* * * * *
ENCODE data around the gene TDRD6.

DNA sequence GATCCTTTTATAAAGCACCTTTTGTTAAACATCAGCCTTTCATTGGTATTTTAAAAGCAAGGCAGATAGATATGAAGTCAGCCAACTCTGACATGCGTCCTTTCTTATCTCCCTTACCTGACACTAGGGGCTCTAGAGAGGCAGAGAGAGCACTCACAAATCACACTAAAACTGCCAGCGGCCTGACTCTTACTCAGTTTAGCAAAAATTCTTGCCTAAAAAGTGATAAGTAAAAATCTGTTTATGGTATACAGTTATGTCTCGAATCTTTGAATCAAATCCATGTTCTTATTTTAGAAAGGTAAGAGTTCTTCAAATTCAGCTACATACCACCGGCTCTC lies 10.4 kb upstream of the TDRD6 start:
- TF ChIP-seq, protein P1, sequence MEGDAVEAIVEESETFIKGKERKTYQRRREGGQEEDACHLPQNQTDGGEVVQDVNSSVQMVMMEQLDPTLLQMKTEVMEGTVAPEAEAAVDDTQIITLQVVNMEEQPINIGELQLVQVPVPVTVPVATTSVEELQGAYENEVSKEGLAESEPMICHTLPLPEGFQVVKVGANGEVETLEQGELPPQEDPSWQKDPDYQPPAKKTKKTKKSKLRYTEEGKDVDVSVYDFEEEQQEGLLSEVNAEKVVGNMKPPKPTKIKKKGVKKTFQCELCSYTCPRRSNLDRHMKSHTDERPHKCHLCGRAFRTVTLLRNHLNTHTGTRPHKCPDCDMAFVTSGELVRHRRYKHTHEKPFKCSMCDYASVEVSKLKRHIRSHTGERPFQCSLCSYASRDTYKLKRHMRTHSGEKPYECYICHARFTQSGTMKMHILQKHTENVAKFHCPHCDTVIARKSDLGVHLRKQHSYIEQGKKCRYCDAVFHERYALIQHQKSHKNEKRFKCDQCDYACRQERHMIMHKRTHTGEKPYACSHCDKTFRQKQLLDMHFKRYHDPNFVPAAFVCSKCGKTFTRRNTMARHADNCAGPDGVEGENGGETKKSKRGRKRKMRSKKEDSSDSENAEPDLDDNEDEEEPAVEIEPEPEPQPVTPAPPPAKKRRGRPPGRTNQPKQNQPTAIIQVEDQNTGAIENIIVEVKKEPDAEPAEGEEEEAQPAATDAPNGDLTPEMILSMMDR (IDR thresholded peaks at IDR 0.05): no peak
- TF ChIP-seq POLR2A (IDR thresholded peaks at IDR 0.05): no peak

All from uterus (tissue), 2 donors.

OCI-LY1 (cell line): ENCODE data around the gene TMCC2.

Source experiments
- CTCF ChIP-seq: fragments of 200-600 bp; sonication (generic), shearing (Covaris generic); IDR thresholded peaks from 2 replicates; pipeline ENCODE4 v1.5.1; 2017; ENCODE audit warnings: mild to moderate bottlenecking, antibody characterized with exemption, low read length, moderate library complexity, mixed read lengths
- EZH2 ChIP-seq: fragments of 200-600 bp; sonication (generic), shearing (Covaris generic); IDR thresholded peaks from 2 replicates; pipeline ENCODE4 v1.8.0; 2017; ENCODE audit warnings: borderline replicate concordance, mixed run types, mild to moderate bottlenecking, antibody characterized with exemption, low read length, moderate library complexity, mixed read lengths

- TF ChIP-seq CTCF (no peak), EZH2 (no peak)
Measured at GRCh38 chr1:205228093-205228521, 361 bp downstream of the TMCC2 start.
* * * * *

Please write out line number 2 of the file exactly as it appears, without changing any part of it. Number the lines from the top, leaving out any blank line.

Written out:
DNA sequence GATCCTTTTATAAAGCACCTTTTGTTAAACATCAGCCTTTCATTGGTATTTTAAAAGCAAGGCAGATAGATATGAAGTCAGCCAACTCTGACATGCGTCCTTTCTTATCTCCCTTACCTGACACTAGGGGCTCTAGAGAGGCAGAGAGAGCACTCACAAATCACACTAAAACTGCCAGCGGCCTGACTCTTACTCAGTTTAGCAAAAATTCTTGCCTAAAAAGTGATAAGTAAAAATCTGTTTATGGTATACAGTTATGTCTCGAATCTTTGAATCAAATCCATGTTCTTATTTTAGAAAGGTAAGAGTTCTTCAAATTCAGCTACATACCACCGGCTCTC lies 10.4 kb upstream of the TDRD6 start: